I have two loves: books and travel. So it’s no surprise that I combined the two in my debut novel,
A setting doesn’t just have to be a backdrop; instead, it can permeate deep enough that you’re left feeling as if the locale is another main character. Here are a few of my favorite book-and-location pairings that stand the test of time.
Breakfast at Tiffany’s
WHERE TO READ IT: New York City
There’s a lot Truman Capote’s slim novel taught me, the first of which is the importance of a striking title (you simply cannot beat that title!). Second, is great character names: Holly Golightly, Mag Wildwood, and Sally Tomato, anyone? And third, is how to turn an unlikely creature into a timeless heroine: Capote made it easy to love a fresh-mouthed, down-and-out call girl in New York City—and we love him for it. But Holly just wouldn’t work as well in any other city than New York—because since its birth, New York has been the place you go to reinvent yourself. And that’s as true today as it was in 1958, when the novella was first published.
WHERE TO READ IT: Côte d’Azur
Sometimes the same reason we travel is the same reason we read: to escape. Françoise Sagan’s fatalistic and oh-so-French 1950s novella is escapism as it finest. Narrated by precocious seventeen-year-old Cécile, the story captures that languid mood of a long, hot summer spent in a holiday home. (In this case it’s a secluded white villa in the French Riviera.) Rife with sun, sea, sex, and symbolism, this novel is pure satisfaction for the senses, like the South of France itself.
WHERE TO READ IT: Ho Chi Minh City
Marguerite Duras’ The Lover stars a nameless teenage girl in the crux of a tumultuous affair with a much older Chinese lover. In a series of almost sepia-toned scenes and fragments—a ferry ride on the Mekong river; the daily life in Cholon, the Chinese capital of French Indo-China—readers subtly gain lyrical learning of everything from colonialism to love.
WHERE TO READ IT: Mexico City
Every traveller loves to quote Kerouac, but I never felt an affinity until I read his novella Tristessa. Finally, I too could get lost his luminous language for days (all the while still never quite sure I’ve gotten his point), the same way I could get lost in the back alleys and side streets of Mexico City. Even at the end of the book, if you asked me whether the narrator is in love with the drugged-addicted prostitute with the given name of Tristessa or Mexico City itself, I couldn’t say. (In fact, I’m not even sure they’re two distinct characters.)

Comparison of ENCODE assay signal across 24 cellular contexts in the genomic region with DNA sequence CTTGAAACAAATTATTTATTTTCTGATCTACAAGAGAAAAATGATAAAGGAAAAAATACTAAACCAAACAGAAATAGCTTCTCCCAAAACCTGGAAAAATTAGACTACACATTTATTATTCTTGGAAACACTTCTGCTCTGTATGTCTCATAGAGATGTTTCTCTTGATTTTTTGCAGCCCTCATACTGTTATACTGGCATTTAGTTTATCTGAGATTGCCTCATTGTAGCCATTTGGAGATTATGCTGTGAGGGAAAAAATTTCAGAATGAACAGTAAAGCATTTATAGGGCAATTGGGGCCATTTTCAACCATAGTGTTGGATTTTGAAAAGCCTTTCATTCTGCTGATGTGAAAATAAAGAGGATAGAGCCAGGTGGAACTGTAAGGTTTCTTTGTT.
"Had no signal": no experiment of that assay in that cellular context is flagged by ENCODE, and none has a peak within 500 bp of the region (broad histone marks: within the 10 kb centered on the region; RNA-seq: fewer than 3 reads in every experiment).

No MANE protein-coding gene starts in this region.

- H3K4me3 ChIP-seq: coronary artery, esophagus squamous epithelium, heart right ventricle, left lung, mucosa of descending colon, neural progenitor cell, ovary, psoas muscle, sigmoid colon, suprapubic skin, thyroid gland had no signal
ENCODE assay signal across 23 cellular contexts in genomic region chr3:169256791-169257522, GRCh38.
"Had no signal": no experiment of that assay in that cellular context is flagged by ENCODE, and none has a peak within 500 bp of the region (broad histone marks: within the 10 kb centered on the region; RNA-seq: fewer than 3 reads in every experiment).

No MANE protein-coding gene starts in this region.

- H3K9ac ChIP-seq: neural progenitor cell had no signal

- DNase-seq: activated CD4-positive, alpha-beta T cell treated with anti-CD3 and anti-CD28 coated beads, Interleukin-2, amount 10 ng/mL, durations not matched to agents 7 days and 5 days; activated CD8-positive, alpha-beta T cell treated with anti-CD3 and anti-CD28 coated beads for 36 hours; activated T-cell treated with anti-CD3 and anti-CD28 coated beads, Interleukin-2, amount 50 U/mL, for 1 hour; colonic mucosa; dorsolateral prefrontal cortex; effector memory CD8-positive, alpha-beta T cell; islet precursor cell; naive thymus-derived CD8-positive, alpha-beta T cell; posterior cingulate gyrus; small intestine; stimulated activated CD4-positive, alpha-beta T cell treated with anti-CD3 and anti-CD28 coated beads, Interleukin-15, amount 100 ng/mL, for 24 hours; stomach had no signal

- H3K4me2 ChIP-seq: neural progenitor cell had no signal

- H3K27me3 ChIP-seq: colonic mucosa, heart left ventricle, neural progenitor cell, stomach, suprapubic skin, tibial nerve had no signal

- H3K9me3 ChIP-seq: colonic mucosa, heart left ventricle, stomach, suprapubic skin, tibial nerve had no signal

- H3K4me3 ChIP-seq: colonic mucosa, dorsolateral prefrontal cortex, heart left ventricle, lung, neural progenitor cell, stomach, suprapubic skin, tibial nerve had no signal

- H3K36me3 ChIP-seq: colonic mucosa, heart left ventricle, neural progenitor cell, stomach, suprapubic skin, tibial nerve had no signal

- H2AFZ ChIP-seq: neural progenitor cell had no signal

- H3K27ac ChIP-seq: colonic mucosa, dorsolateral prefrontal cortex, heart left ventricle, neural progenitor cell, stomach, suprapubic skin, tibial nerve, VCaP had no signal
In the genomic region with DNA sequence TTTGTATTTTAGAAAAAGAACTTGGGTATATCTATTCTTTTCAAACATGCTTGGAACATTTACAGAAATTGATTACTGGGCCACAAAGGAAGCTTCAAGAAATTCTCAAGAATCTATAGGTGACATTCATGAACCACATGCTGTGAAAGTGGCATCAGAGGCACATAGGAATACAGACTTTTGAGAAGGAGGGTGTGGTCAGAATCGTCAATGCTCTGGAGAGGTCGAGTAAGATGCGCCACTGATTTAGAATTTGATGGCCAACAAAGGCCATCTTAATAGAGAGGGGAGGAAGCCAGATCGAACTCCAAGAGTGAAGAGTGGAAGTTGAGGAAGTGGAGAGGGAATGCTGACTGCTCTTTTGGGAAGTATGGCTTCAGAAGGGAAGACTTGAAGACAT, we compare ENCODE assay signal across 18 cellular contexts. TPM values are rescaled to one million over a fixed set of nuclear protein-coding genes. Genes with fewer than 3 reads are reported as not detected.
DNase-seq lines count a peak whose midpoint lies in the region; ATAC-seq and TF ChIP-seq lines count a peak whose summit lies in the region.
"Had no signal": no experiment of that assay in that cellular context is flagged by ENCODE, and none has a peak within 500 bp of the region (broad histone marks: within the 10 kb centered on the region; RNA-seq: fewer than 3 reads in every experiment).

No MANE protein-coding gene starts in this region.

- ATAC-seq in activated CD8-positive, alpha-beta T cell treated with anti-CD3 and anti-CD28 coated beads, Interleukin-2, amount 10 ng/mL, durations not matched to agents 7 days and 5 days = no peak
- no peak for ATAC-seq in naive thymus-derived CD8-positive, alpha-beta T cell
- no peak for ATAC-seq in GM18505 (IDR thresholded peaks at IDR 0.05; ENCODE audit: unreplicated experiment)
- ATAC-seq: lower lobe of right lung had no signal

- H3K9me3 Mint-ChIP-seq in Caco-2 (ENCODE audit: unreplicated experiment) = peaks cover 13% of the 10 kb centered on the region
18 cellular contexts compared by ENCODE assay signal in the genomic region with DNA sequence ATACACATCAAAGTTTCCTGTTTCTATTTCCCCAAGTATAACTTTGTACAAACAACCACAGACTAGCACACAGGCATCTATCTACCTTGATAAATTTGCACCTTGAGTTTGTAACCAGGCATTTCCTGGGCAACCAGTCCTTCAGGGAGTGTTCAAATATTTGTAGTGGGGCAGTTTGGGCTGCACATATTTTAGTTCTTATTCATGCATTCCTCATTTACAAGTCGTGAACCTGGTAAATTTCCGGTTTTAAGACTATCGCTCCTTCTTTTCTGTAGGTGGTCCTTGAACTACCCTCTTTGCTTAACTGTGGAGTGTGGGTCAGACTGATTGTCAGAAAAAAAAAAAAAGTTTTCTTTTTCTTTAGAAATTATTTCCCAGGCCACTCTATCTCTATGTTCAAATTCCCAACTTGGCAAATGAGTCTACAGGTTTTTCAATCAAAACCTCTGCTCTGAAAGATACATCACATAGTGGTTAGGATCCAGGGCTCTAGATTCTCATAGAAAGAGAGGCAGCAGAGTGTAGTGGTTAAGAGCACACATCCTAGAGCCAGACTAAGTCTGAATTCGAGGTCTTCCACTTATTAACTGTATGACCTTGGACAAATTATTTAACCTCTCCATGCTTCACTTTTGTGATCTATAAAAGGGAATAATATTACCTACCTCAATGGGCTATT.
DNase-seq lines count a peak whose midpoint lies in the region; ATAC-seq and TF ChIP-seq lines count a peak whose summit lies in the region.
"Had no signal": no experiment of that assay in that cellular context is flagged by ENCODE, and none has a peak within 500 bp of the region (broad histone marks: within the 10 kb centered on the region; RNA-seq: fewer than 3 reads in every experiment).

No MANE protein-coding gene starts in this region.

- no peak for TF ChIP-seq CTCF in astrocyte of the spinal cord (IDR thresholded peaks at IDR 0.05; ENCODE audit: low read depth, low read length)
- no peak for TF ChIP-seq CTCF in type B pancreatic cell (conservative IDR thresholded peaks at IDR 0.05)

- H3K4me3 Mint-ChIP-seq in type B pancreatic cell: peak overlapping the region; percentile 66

The Dud Avocado
WHERE TO READ IT: Paris
Everyone girl wants to visit Paris—even though some of its charms are thin shadows of the past, filled-in and plumped-up for wide-eyed tourists. Paris has had many heydays, but Elaine Dundy’s 1950s Paris is hard to beat. The novel opens on heroine Sally Jay wearing an evening dress on a morning in Paris because all of her other clothing is at the laundry. To me, that captures the frivolous, pink-hued glamour of Paree that will always keep us girls visiting the city of lights—not just to fall in love with the city, but also to fall in love with ourselves.
Which books are you reading right now?
Words by Nicole Trilivas; Illustrations by Fernanda Navilli
Nicole Trilivas is the author of
Fernanda Navilli is a Brazilian graphic designer, art director and illustrator who has produced everything from 8-foot light installations to a series of flat illustrations about yoga. Her latest thing is sign painting, and her other passions include jazz, quirky zines and kale crisps.
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